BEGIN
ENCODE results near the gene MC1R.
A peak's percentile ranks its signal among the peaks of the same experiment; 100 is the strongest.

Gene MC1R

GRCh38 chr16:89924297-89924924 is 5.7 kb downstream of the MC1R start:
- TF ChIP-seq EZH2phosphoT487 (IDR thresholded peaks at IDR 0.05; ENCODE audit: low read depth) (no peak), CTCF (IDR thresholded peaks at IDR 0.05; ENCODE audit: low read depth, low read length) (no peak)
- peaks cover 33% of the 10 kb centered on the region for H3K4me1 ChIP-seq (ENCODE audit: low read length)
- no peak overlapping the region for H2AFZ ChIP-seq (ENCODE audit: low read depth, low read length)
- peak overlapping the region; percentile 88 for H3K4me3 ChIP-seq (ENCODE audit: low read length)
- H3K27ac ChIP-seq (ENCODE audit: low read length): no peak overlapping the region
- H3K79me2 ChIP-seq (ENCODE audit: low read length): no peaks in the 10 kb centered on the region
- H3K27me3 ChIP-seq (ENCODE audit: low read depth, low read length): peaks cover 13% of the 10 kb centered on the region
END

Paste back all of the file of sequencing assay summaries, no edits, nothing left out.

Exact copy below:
ENCODE results near the gene MC1R.
A peak's percentile ranks its signal among the peaks of the same experiment; 100 is the strongest.

Gene MC1R

GRCh38 chr16:89924297-89924924 is 5.7 kb downstream of the MC1R start:
- TF ChIP-seq EZH2phosphoT487 (IDR thresholded peaks at IDR 0.05; ENCODE audit: low read depth) (no peak), CTCF (IDR thresholded peaks at IDR 0.05; ENCODE audit: low read depth, low read length) (no peak)
- peaks cover 33% of the 10 kb centered on the region for H3K4me1 ChIP-seq (ENCODE audit: low read length)
- no peak overlapping the region for H2AFZ ChIP-seq (ENCODE audit: low read depth, low read length)
- peak overlapping the region; percentile 88 for H3K4me3 ChIP-seq (ENCODE audit: low read length)
- H3K27ac ChIP-seq (ENCODE audit: low read length): no peak overlapping the region
- H3K79me2 ChIP-seq (ENCODE audit: low read length): no peaks in the 10 kb centered on the region
- H3K27me3 ChIP-seq (ENCODE audit: low read depth, low read length): peaks cover 13% of the 10 kb centered on the region